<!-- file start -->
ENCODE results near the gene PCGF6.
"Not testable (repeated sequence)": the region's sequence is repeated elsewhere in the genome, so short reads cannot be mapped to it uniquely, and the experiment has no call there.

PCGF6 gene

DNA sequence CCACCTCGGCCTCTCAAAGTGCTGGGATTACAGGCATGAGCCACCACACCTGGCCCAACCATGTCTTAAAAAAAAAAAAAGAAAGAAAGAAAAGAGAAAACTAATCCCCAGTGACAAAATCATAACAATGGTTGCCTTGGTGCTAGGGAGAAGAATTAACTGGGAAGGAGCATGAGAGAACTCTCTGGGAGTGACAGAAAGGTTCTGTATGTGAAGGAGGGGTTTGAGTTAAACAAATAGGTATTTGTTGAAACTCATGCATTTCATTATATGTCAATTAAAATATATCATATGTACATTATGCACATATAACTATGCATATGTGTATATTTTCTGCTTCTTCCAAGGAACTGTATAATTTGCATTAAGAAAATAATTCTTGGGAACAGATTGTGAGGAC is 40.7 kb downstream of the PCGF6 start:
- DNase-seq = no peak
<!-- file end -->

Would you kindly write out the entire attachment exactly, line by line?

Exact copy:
ENCODE results near the gene PCGF6.
"Not testable (repeated sequence)": the region's sequence is repeated elsewhere in the genome, so short reads cannot be mapped to it uniquely, and the experiment has no call there.

PCGF6 gene

DNA sequence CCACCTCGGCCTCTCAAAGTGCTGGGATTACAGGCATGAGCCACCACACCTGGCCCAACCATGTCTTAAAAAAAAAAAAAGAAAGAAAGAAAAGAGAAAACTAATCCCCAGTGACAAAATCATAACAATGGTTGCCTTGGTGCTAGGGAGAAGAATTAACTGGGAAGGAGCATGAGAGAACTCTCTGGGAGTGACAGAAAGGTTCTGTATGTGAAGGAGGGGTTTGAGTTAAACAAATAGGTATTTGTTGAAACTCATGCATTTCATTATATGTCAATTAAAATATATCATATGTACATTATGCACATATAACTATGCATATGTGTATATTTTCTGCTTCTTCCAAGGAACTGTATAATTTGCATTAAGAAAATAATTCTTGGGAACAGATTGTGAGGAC is 40.7 kb downstream of the PCGF6 start:
- DNase-seq = no peak